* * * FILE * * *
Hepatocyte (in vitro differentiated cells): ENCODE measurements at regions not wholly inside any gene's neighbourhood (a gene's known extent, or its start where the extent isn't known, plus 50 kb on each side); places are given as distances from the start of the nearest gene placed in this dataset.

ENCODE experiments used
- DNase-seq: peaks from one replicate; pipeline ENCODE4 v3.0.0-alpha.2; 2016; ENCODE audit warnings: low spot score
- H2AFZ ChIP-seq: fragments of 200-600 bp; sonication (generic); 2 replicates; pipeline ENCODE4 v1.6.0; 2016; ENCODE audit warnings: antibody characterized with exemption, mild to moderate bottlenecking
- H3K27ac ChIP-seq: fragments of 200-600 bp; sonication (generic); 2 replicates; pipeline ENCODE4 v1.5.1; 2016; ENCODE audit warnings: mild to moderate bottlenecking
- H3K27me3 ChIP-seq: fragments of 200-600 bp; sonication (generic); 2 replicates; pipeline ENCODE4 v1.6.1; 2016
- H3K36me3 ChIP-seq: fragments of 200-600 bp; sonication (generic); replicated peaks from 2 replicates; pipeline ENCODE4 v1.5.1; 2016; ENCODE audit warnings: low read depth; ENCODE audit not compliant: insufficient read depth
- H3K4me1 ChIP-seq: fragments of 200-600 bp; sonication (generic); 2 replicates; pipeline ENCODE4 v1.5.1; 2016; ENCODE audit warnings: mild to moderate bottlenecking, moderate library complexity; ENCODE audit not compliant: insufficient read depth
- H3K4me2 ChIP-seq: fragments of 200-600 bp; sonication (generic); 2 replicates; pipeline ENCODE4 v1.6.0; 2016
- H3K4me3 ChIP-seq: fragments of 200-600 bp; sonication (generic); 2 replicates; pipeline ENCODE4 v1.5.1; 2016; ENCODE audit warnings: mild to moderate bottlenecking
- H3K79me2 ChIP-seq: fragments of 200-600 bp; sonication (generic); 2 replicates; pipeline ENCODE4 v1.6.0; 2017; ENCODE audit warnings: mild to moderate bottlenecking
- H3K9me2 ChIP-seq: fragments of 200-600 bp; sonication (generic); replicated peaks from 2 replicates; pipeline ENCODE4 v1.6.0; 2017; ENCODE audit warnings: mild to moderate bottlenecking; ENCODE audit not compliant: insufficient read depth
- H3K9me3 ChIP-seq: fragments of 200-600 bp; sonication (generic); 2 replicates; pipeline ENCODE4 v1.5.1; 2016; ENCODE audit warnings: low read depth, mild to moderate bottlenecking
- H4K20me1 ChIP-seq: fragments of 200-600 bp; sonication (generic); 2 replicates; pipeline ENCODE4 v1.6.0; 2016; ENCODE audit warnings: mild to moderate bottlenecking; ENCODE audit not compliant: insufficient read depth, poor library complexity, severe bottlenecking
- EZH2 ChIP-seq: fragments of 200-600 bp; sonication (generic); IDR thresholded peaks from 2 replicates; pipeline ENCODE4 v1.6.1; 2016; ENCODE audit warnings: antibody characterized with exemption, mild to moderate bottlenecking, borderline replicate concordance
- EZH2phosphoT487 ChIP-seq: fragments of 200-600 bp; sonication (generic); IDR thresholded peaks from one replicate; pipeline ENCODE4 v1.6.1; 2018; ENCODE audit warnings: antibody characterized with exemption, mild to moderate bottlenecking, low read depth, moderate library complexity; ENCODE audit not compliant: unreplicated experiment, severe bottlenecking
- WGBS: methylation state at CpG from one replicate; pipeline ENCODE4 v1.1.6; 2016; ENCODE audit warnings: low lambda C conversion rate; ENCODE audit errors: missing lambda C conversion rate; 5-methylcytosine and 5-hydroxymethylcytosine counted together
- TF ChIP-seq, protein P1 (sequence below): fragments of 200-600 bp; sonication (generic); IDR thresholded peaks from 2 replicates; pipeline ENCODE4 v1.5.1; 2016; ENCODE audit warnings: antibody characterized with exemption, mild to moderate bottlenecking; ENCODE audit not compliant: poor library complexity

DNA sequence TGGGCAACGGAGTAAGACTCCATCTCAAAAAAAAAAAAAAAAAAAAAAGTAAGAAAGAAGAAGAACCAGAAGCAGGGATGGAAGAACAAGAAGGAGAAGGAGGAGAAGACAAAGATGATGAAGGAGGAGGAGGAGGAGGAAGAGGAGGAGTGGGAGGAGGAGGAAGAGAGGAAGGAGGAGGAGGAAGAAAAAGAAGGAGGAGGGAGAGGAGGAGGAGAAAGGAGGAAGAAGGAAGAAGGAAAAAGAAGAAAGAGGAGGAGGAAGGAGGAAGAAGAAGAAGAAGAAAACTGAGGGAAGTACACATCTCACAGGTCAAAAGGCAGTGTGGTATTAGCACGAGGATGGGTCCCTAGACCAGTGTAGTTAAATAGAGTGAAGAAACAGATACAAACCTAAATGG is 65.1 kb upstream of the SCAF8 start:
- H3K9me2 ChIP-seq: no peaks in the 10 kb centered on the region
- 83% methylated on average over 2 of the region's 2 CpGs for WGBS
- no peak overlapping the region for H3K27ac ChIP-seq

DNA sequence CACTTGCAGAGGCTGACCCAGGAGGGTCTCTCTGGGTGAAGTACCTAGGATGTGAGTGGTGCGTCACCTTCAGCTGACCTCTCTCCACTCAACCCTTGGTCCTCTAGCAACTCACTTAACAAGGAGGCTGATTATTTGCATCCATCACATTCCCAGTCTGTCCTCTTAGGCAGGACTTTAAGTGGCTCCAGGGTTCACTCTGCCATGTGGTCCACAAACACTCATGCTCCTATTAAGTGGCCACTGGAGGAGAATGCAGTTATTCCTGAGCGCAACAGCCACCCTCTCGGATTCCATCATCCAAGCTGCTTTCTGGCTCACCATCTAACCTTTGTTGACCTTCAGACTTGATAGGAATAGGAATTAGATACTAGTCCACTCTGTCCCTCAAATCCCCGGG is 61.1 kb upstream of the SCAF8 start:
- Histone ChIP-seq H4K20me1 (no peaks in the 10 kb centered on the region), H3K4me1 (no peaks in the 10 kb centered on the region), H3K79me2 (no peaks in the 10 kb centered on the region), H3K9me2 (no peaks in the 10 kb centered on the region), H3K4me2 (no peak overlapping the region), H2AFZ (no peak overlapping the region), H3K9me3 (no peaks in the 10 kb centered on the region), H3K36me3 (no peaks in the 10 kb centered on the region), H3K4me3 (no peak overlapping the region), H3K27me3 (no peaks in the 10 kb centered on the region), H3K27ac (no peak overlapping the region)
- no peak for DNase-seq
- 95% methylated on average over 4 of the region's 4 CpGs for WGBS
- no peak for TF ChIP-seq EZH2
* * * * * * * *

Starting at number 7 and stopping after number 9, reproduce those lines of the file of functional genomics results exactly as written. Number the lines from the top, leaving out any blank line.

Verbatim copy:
- H3K36me3 ChIP-seq: fragments of 200-600 bp; sonication (generic); replicated peaks from 2 replicates; pipeline ENCODE4 v1.5.1; 2016; ENCODE audit warnings: low read depth; ENCODE audit not compliant: insufficient read depth
- H3K4me1 ChIP-seq: fragments of 200-600 bp; sonication (generic); 2 replicates; pipeline ENCODE4 v1.5.1; 2016; ENCODE audit warnings: mild to moderate bottlenecking, moderate library complexity; ENCODE audit not compliant: insufficient read depth
- H3K4me2 ChIP-seq: fragments of 200-600 bp; sonication (generic); 2 replicates; pipeline ENCODE4 v1.6.0; 2016